Comments, of course, are always welcome.
Sunday, October 15, 2017
Monday, September 4, 2017
A Book Review
"What mazes there are in this world. The branches of trees, the filigree of roots, the matrix of crystals, the streets her father re-created in his models. Mazes in the nodules on murex shells and in the textures of sycamore bark and inside the hollow bones of eagles. None more complicated than the human brain, Etienne would say, what may be the most complex object in existence; one wet kilogram within which spin universes."
I lifted this quote from page 453 of Anthony Doerr's 2014 novel, All the Light We Cannot See, which won the Pulitzer Prize the following year. If you haven't read it, and if you enjoy good novels, let me urge this one as your next choice, and I invite you to get back to me in the comments section when you've done so. If you have already read it, please jump into the comments section right away.
I need to explain, perhaps, my enthusiasm for this book. Probably it is partly because I don't read as much fiction as most people --I prefer science and math and history and philosophy. So when I do read good fiction, I get a special unexpected pleasure for having found truth (at least literary truth) in an unexpected way.
Then again, it is partly because most of the story action occurs in St. Malo, France, during the 1940s. It was my interest in understanding the immense conflict of World War II that led me to a lifelong interest in history, literature, and more.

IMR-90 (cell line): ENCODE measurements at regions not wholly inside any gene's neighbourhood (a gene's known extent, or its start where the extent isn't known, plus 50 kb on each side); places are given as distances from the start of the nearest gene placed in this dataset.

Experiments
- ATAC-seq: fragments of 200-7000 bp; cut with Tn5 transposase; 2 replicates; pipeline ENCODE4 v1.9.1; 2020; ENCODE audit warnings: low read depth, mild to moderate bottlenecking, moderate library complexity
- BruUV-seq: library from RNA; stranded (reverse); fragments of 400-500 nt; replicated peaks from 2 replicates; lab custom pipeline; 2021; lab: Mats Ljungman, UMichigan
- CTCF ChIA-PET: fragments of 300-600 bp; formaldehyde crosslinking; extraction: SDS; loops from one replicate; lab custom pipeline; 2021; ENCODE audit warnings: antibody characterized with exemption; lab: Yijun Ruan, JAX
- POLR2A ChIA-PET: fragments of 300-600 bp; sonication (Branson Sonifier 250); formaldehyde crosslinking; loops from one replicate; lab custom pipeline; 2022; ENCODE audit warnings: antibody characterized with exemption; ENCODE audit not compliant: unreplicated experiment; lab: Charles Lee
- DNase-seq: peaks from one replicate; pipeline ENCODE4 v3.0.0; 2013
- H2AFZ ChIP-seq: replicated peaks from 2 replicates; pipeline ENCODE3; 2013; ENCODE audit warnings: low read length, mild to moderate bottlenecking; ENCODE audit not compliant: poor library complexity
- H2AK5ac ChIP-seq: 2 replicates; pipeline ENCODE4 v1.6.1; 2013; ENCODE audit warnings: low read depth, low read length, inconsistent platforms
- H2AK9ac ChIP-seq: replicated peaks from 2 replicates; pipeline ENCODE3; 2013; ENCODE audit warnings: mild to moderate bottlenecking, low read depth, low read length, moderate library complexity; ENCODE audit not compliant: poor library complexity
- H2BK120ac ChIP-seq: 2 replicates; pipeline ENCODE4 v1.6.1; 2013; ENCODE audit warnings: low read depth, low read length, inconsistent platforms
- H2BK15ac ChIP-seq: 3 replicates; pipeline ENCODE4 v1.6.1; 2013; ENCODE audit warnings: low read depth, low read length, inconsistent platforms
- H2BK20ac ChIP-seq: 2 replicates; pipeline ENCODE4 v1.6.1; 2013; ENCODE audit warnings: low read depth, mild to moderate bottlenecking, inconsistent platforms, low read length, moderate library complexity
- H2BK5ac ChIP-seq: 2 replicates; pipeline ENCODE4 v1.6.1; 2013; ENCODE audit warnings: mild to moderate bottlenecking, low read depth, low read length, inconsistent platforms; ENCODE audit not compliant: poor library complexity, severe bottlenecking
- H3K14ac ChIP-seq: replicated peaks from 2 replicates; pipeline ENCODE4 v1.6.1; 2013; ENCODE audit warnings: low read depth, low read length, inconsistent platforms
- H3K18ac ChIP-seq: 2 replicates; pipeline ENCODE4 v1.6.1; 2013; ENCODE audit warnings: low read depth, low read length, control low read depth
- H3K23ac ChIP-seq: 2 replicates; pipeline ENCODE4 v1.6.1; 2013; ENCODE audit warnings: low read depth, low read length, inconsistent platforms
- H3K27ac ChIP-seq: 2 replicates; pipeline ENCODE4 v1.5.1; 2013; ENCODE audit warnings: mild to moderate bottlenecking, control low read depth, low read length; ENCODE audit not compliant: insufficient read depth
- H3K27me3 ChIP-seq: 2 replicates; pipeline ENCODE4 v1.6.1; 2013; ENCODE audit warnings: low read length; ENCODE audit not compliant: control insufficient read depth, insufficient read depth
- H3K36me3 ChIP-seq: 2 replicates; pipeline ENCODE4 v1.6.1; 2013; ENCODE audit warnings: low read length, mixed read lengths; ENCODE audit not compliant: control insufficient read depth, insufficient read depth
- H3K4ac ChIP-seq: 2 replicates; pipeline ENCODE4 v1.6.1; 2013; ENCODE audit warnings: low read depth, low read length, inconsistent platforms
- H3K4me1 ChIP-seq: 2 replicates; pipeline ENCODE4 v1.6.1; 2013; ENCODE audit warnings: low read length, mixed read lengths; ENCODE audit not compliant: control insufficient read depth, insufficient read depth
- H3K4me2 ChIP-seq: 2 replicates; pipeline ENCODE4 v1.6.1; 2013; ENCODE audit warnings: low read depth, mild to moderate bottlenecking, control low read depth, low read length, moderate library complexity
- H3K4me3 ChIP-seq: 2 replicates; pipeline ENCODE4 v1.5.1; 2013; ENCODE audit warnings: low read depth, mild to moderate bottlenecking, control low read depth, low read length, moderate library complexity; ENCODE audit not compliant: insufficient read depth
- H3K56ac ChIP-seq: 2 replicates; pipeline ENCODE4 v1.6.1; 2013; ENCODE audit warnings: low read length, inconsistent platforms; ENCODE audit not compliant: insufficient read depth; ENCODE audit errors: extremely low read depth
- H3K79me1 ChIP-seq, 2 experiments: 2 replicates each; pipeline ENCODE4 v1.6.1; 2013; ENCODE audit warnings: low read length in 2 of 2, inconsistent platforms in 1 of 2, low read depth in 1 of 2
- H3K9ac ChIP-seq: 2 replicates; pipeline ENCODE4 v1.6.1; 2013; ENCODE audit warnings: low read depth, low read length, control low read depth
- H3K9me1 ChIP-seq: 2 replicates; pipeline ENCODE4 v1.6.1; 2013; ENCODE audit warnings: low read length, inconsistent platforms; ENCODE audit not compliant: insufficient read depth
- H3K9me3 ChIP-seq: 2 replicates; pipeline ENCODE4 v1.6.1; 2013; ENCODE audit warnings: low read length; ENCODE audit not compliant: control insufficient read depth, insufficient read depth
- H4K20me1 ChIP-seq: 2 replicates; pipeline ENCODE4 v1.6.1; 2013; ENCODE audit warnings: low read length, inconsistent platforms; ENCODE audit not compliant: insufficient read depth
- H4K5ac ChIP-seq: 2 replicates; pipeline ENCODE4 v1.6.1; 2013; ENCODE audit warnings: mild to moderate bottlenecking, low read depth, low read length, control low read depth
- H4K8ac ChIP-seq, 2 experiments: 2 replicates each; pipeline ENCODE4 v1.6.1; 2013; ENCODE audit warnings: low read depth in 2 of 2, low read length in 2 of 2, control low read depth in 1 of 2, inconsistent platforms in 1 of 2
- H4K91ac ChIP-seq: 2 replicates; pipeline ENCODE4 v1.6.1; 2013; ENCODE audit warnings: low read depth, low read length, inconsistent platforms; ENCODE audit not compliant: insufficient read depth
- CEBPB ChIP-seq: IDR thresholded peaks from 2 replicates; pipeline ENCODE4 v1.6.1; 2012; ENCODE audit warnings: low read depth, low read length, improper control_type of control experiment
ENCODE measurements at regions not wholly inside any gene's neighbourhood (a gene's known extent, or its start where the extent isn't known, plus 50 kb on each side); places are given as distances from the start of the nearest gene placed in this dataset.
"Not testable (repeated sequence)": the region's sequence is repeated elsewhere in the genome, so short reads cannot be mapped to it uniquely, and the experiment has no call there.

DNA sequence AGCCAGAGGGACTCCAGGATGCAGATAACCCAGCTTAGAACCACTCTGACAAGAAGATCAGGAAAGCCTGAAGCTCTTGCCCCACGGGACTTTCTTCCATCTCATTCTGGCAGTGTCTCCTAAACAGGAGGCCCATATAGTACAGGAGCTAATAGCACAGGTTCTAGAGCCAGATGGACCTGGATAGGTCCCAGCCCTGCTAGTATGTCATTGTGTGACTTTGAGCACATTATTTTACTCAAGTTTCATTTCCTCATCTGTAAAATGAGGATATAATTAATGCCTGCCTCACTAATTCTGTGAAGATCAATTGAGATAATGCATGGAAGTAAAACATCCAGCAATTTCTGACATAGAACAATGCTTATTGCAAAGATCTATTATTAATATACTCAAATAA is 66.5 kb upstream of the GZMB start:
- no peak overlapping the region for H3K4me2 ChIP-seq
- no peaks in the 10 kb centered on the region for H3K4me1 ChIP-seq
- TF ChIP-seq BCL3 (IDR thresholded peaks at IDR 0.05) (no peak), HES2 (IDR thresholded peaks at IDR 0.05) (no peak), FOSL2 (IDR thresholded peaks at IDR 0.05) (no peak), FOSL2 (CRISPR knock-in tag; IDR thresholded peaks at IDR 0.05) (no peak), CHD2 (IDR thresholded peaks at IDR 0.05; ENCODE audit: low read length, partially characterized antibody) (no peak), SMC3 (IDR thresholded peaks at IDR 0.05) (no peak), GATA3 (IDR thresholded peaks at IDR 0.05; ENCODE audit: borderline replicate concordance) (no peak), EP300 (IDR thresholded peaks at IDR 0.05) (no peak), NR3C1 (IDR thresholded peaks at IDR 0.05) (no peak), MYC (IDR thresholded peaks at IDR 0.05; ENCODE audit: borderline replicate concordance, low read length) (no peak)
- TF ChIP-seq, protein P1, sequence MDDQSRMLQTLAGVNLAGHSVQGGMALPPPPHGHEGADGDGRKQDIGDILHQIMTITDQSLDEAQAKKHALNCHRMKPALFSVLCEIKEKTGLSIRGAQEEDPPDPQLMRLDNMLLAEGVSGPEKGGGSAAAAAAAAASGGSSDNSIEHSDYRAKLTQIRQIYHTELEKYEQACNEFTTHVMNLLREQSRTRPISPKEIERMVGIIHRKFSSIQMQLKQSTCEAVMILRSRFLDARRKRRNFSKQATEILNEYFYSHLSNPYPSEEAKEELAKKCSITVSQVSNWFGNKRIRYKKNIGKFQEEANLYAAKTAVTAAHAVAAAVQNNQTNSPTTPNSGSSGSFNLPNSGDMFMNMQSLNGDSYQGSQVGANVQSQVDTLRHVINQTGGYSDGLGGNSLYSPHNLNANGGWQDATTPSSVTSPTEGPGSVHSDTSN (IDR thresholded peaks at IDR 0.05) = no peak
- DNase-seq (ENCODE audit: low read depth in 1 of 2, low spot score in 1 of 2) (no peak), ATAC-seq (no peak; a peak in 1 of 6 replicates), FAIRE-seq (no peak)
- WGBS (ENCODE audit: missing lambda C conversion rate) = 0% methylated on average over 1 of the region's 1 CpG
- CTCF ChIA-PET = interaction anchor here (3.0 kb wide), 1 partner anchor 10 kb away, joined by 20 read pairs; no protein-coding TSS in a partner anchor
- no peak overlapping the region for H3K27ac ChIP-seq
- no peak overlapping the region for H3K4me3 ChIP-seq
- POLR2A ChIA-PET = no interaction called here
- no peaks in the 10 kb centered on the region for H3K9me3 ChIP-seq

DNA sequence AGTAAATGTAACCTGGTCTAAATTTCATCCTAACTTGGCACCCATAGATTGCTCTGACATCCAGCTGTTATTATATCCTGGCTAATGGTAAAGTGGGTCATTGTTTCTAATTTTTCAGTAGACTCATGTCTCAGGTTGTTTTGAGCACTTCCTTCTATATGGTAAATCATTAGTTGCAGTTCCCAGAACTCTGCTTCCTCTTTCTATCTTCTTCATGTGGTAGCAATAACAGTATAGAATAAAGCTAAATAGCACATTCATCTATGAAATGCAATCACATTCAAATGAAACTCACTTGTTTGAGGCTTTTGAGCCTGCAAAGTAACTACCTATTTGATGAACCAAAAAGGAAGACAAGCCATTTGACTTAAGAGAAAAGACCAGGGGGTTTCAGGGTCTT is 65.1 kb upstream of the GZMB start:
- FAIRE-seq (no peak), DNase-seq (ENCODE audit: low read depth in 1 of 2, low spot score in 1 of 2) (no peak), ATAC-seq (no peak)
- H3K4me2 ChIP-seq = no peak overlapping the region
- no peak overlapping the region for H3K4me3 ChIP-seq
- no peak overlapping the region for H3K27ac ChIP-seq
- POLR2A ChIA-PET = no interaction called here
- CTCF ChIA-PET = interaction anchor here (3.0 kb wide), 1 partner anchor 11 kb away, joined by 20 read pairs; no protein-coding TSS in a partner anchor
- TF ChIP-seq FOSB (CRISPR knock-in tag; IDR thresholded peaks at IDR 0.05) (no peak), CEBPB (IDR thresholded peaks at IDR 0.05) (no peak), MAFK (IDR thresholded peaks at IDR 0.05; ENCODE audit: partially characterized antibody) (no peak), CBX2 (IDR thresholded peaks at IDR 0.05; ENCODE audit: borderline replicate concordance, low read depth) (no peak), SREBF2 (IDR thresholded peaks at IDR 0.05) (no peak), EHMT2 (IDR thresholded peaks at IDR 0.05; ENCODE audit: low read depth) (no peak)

And it is also partly because this book was loaned to me by a friend, on the chance that I would like it. (Thank you, Ralph.) Which brings me to thinking of my book-reading friends, and how much I have gained by following some of their tastes, recommendations, and gifts of books. I won't go into any detail here, but I think I ought to devote a post or two to this matter. Anyway, back to the book.
All the Light We Cannot See. Can we see, or imagine, why the author chose such a title? Is it because one of the characters is a blind teen-aged girl living in St. Malo at the time of its siege in 1944? Well, yes. But the story is about much more than that. Most of the characters, after all, have ordinary vision. Or not ordinary -- they have a vision that is enhanced, or blurred, or altered, by the war.
Moving back and forth across Europe, and back and forth across the war years, the author tightens the threads of the story with craft, confidence, and cohesion. Writing in the present tense, he combines rich, detailed descriptions with textured perceptions of sight and sound and smell and contact, which wrap around personal actions and motivations and the author's own psychical insights. He draws you in. All of which makes this novel more valuable than several -- many? any? -- mere military histories.
Get this book. Read it. See what you make of it.